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Consider the circus peanut, a soft orange candy that has nothing to do with circuses or peanuts and tastes mysteriously like bananas.
If the moisture isn’t right, the circus peanut is a confectionery failure. Too high, and the candies all stick together in the bag and turn mealy. Too low, and they become a rock-hard adhesive that welds jaws together. But moisture problems aren’t only an issue for the circus peanut. Getting the moisture measurement right is critical for nearly every confectionery product. Water activity is the most powerful way to measure and monitor moisture.
Many candies have a distinctive texture–chewy, crunchy, smooth, grainy, sticky, or soft. Confectionery flavors are similarly distinctive. These two things come together to form the customer experience.
Moisture plays a key role in the texture of confectionery products. There is an ideal range of water activity that maximizes texture and taste. If product moisture isn’t in the right range, it can ruin entire batches of candy, costing you time and money. Water activity is closely tied to product texture, so it’s easy to set specifications that relate to important texture characteristics.
Water activity may also be a more precise moisture measurement. Most candy tends to have relatively low moisture. The circus peanut, for example, has only about 5% by weight. According to the Spangler Candy Company, circus peanut moisture must be between 4.4 and 6.3% to be acceptable. That’s a range of just 1.9%, which would be challenging to measure accurately with a moisture meter.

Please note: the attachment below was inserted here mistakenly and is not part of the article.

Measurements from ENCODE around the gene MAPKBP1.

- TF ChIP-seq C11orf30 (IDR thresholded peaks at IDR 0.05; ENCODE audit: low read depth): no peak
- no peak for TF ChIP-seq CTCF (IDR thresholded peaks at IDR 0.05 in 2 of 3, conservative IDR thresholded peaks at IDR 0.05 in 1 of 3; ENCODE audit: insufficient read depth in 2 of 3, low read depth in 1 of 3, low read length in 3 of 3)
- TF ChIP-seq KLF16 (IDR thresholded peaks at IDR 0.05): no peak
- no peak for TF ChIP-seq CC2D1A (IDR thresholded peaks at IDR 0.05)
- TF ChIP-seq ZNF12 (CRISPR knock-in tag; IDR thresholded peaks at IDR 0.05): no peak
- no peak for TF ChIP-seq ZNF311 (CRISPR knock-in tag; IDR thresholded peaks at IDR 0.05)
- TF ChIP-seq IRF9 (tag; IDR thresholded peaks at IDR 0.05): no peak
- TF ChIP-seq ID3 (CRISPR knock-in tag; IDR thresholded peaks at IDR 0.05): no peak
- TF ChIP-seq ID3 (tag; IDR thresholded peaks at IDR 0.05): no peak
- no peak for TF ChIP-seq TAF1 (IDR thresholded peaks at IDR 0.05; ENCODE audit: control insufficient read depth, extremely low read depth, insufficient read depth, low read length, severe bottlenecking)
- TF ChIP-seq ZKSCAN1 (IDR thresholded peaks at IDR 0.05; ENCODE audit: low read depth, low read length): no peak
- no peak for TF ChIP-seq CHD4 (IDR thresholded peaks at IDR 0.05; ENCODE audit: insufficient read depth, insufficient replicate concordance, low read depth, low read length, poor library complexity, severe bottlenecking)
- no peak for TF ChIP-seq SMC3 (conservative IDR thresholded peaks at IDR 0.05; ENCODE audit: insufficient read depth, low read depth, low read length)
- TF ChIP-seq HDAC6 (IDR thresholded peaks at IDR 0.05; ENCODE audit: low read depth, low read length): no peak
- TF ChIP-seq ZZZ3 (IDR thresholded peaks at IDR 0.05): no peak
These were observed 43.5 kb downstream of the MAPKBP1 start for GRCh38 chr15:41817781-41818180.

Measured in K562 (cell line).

Fortunately, when moisture changes in products that don’t have much to start with, the water activity reading changes a lot. In a circus peanut, 4.4% moisture is a water activity of 0.450, and 6.3% is 0.600, a total range of 150 water activity units.
Comparing the precision of these two methods, water activity is about 15 times more precise than moisture content.
Just because your product has the right taste and texture when you box it up doesn’t mean it will stay that way.
Even in a product at rest, water will keep moving from high to low energy. Over time, water will move from a filling into a coating (or vice versa), and the original product may become gummy, hard, cracked, stale, or otherwise unacceptable. To avoid this problem, adjust and equalize the water activity of different components during formulation to make a product that will keep its character as it waits to be purchased.
Moisture migration isn’t the only factor that affects shelf life. As candy ages, it may lose moisture through the wrapper, eventually becoming rock solid. Understand and predict what will happen over a product’s shelf life by measuring its water activity and the wrapper’s vapor transmission rate. Because water activity is tied to many of the factors that end shelf life, it is an excellent predictor of shelf life. It can also be used in formulation and packaging studies.
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